• investigators observed grossly insanitary conditions that cause your firm’s soy nut butter products to be adulterated;
  • food contact surfaces, floors, walls, and ceilings in the soy nut butter processing and packaging rooms were heavily coated with soy nut butter build-up from previous production runs.
  • firm does not routinely wash and sanitize smaller pipes, pipe fittings, gaskets, seals, “or the rubber _____ plug” when broken down following a production run;
  • firm does not conduct a kill step for SoyNut Butter product remaining  in your firm’s mixing kettle leftover from a production run;
  • plant Manager stated, up to _____ may remain in the kettle overnight or weekend prior to resuming production. You and your Plant Manager stated the kettle is shut off when product remains in the kettle overnight and/or over the weekend;
  • plant manager and maintenance supervisor reported your _____ machine, used for fine mixing of the SoyNut Butter and ________, routinely shuts off during processing. Your Plant Manager stated this occurs one to two times per day and, this problem has persisted for approximately 15 years despite repeated maintenance intended to correct the problem;
  • firm monitors the SoyNut ______ with a ______ thermometer, but plant manager stated he has never verified the accuracy of this instrument;
  • you and your plant manager report,your temperature probe and chart recorder, initially engineered to verify and record _____ of product in the large mixing kettle, is not functioning properly and has not been used for well over a year.

FDA inspectors also noted problems with Dixie Dew’s food safety testing program, noting the company’s “failure to perform microbial testing where necessary to identify possible food contamination.” Inspectors found the testing materials on hand at Dixie Dew had expired in July 2016 and October 2015.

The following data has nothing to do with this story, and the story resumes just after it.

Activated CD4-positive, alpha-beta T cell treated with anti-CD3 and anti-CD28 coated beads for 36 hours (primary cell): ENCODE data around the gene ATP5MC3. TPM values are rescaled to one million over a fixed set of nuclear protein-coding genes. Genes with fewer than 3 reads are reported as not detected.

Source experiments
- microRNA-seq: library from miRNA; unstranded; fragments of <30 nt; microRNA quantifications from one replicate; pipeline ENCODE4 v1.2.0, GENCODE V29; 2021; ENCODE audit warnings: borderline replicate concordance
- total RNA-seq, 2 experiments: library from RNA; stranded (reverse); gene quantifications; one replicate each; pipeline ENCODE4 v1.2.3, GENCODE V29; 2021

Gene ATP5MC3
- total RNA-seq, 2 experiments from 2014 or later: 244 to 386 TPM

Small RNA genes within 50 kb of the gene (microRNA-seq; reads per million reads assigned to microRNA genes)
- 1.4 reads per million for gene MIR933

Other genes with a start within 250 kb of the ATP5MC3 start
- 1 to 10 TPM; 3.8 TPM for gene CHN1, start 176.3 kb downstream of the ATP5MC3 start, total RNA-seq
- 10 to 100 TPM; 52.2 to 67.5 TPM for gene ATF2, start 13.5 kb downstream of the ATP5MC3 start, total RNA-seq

Problems in the Dixie Dew quality control lab were described in detail by FDA inspectors.

“An apparent fly infestation in your firm’s Quality Control and Product Development Laboratory was observed on 3/13/2017. Small apparent flies and fly larvae, too numerous to count, were inside an unplugged chest freezer,” according to the 483 report.

“A sealed blue plastic bag was inside the freezer and according to your plant manager, contained an egg product that became rotten when power was disconnected. The small apparent flies were observed along the laboratory counters and flying throughout the laboratory.”

FDA Form 483 (Inspectional Observations) for Dixie Dew Products, Inc.

Suspension of Food Facility Registration Order

big-map-3-28-17_1Since the last update on March 21, 2017, six more ill people have been reported from four states.

Twenty-nine people infected with the outbreak strains of STEC O157:H7 have been reported from 12 states. Arizona 4, California 5, Florida 1, Illinois 1, Massachusetts 1, Maryland 1, Missouri 1, New Jersey 1, Oregon 9, Virginia, 2, Washington 2, and Wisconsin 1.

Illnesses started on dates ranging from January 4, 2017, to March 13, 2017. Ill people range in age from 1 to 57 years, with a median age of 8. Twenty-four (83%) of the 29 ill people are younger than 18 years. Among ill people, 59% are male. Twelve ill people have been hospitalized, and nine people developed hemolytic uremic syndrome, a type of kidney failure. No deaths have been reported.

Laboratory testing found the outbreak strains of STEC O157:H7 in I.M. Healthy brand SoyNut Butter collected from the homes of ill people and from retail locations.

soynut-butter-productOn March 7, 2017, The SoyNut Butter Company recalled all varieties of I.M. Healthy SoyNut Butters and all varieties of I.M. Healthy Granola products. On March 10, 2017, The SoyNut Butter Company expanded its recall to include Dixie Diner’s Club brand Carb Not Beanit Butter. On March 23, 20/20 Lifestyle Yogurt Peanut Crunch Bars were recalled because they contain a recalled ingredient.

CDC recommends that consumers do not eat, and childcare centers, schools, and other institutions do not serve, any variety or size of I.M. Healthy brand SoyNut Butter, I.M. Healthy brand granola, Dixie Diner’s Club brand Carb Not Beanit Butter, or 20/20 Lifestyle Yogurt Peanut Crunch Bars, regardless of the date of purchase or the date listed on the container. Even if some of the product was eaten or served and no one got sick, throw the rest of it away. Put it in a sealed bag in the trash so that children, pets, or other animals can’t eat it.

big-map-3-17-177 with hemolytic uremic syndrome – 23 with E. coli O157:H7 in Arizona 4, California 5, Maryland 1, Missouri 1, New Jersey 1, Oregon 6, Virginia 2,  Washington 2, Wisconsin 1.

The CDC this morning updated the E. coli O157:H7 outbreak linked to I.M. Healthy and Dixie Dew Soy Nut Butter to twenty-three people infected with the outbreak strains of E. coli O157:H7 from nine states. Arizona 4, California 5, Maryland 1, Missouri 1, New Jersey 1, Oregon 6, Virginia 2,  Washington 2, Wisconsin 1.